Local traditions - the Nutters

Janet Few recently blogged (April 16th) on the importance of remembering and describing local customs and their importance to your one-place study. I don’t think there are any which are specific to the Springhill area or even Higher Cloughfold but there are a few of interest which are only slightly further afield.

Of these perhaps the best known is the Britannia Coconutters, a morris dance troupe which date over 150 years. Their Easter dance starts at the Travellers’ Rest in Whitworth at 9 am on Easter Saturday and dances through the streets of Bacup to the far boundary at Stacksteads, traditionally calling at every licensed premises on the way. Hic. The route is shown in the map below by the local historian the late John B Taylor whose work has contributed greatly to this study in many ways. Sadly, the route doesn’t pass through Higher Cloughfold.

They dance in blackup and have done so throughout their history. This may be a reflection of their supposed mining origins or so that the spirits don’t recognise the dancers. From time to time some try and attach less pleasant motives to the use of blackup; an interesting discussion between the secretary of the Nutters and a representative from the Society of Black Lawyers on the Radio 4 PM programme recently led to the latter declaring that they had no problem with it. Another threat comes from the lack of public sector funding which has led to the authorities threatening to withdraw support to marshall the route. This is an ongoing issue and the future of the Easter Saturday dance is somewhat precarious.

They perform five garland dances performed in square set and two nut dances performed in line. An example of their dancing is seen in this video. I was fortunate enough to have been given copies of the music used for marching and one of their dances; these are also below. Clicking on the image will lead to larger copies.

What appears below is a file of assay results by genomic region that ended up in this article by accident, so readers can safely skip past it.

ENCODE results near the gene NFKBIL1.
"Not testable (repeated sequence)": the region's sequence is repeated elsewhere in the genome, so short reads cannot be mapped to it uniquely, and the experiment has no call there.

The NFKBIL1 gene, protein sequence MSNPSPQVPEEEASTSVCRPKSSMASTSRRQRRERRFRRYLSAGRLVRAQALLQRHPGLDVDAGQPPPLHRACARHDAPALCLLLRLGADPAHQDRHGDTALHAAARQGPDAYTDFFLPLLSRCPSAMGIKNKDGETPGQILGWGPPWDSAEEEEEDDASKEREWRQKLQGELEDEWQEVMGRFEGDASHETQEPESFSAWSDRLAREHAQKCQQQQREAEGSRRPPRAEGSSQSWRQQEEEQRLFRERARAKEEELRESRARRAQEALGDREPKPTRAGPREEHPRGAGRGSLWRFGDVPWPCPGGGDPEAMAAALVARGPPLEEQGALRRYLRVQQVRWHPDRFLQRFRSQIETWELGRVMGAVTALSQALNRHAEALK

nuttersmap thumbnail nutters marching tune thumbnail nutters clog dance tune thumbnail

This extract of the history is from the Nutter’s own site:

“The picture is by no means clear and tales have been related by word of mouth, however the dances are supposed to have originated with moorish pirates (hence the costume). Some of these sailors are said to have settled in Cornwall and become employed in local mining. As mines and quarries opened in Lancashire in the 18th and 19th century a few Cornishmen came North bringing with them mining expertise. It is with these people that the dances were reputedly bought to this area, in particular two Cornishmen who came to work in Whitworth (this was related by a former team member many years ago). The Dances spread throughout Rossendale and around the turn of the Century there were at least four troupes. One of these was the Tunstead Mill Troupe who celebrated their half century in 1907. It is from this troupe that Britannia is descended.”

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